From 2005 to February 2007, within the framework of CATIA, I coordinated an ICT policy advocacy programme, working closely to build media capacities in this area. This enabled me to associate with other animators in Africa, and especially to collaborate online to share experiences, while mobilising the different players at the national level. Positive results have been seen, including the establishment of a network of journalists specialised in ICT, and a national televised broadcast on ICT policies in Senegal.
At this time, I am also assisting the German NGO IT-Pool in its capacity building programme on free software (Linux Professional Institute certification) and the establishment of the free software training centre in Saint Louis, in the north of Senegal.
APCNews: What are your immediate challenges and goals within the framework of your new position?
My first challenge is being able to join the team and collaborating effectively with my colleagues to fulfil the terms of reference of this new position.
As my work plan has already been validated by the CIPP (APC Communication and Information Policy Programme) manager, I had to rapidly implement APC’s strategy concerning ICT policy advocacy, amongst other things. This includes:
- developing a database on ICT policy challenges, especially with regard to undersea SAT3 and EASSy cables, and participating in all debates related to these challenges in order to incorporate the needs of civil society;
- establishing a network of players, in sub-Saharan as well as eastern and southern Africa, ensuring their participation in advocacy, and accompanying them to the “Connect Africa” meeting to take place in Kigali, Rwanda at the end of October;
- updating the ICT Policy Observatory in Africa;
- developing a French version of the “Fibre for Africa” campaign;
- taking part in certain events related to ICT policies in the world so as to be up-to-date with policy-level developments, and especially to soak up the environment.
APCNews: Clearly, it is only early days for you at APC, and you must respond to the new environment and pressing demands. But how do you see ICT policies developing at APC, and within civil society as a whole?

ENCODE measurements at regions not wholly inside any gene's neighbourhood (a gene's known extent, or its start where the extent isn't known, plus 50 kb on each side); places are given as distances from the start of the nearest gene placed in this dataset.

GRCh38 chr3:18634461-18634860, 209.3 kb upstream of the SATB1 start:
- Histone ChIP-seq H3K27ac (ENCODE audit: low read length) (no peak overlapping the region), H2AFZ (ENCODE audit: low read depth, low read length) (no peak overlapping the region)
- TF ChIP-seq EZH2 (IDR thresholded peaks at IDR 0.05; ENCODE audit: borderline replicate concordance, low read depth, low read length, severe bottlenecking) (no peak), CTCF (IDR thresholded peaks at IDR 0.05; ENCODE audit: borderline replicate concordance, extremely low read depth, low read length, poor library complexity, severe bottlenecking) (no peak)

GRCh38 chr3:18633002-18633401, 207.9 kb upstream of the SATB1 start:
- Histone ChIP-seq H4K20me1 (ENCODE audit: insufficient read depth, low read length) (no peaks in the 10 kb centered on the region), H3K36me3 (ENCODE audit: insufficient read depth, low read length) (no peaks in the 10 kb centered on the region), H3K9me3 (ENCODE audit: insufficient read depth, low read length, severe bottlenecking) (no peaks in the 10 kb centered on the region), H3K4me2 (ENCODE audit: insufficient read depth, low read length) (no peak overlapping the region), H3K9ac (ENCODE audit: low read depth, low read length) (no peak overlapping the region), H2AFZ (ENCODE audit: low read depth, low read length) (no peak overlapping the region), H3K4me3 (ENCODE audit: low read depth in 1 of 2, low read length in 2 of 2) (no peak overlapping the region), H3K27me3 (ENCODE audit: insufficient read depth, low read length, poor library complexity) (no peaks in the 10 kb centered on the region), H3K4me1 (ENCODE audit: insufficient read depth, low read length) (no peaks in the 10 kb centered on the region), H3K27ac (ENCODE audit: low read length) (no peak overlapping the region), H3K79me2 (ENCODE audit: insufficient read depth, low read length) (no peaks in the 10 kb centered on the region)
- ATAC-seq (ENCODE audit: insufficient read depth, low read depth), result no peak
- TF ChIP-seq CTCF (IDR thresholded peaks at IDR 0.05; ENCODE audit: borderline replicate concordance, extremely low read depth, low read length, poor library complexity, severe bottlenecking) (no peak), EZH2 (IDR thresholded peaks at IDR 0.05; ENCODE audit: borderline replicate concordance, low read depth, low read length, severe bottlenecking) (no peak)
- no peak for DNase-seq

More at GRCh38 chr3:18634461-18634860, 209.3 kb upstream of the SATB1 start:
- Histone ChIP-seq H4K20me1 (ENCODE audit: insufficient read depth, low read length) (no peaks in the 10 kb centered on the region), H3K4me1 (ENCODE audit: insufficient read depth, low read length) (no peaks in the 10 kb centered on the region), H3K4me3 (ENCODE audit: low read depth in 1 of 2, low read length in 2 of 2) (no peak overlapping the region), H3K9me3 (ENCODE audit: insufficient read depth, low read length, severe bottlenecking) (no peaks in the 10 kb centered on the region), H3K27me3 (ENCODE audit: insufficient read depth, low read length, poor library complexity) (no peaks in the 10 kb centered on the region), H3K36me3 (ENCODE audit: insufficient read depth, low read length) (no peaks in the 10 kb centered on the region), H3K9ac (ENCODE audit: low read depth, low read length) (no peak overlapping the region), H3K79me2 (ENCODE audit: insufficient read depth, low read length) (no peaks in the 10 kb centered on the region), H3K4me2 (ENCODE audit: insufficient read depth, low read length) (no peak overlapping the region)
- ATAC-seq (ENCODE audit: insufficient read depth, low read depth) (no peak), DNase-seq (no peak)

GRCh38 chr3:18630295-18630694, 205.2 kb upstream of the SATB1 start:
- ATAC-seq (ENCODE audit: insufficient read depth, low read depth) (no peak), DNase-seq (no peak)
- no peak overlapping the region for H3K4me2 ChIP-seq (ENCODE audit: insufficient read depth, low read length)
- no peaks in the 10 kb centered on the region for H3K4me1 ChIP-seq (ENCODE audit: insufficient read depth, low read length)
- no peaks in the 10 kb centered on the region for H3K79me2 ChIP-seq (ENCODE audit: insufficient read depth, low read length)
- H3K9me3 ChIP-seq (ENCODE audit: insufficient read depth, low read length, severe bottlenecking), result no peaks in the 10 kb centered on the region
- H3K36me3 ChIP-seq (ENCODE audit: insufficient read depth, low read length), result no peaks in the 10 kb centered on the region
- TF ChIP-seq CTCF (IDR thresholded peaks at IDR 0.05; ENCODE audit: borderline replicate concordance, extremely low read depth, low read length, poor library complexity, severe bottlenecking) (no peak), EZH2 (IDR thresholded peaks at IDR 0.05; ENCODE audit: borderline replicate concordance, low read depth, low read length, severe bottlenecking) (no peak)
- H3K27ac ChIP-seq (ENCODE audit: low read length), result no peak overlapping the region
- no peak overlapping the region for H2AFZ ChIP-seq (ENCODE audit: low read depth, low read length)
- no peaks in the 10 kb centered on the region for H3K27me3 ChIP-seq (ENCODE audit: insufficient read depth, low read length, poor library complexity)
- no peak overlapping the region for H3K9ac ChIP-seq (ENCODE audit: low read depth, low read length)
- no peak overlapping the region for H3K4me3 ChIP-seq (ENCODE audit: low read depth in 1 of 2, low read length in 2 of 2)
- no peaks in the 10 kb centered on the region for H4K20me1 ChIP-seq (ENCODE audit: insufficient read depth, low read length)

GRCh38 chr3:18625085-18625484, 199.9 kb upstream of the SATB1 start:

In Africa, bandwidth access is not affordable, and does not allow for the economic development needs of the continent to be met. The lack of an appropriate strategic or regulatory framework hinders the full use of these infrastructures.
From east to west Africa, the debate revolves around access to bandwidth from the perspective of the final consumer, thus civil society.
At APC, we are now talking about open access and this new order must be taken into account within the framework of ICT policy implementation, especially in infrastructures in Africa, and in under-developed countries in general.
However, all that must be through capacity building of the various civil society players to inform then and motivate them to animate networks to protect their ICT-related interests. This multi-sectoral approach should enable more effective advocacy, and the implementation of ICT policies better adapted to the needs of civil society for “a world in which all people have equal and affordable access to the creative potential of ICTs in order to improve their lives and create more democratic and egalitarian societies”. Here, I quote APC’s vision, developed in 2001 and to which I subscribe fully.
Photo: Coura Fall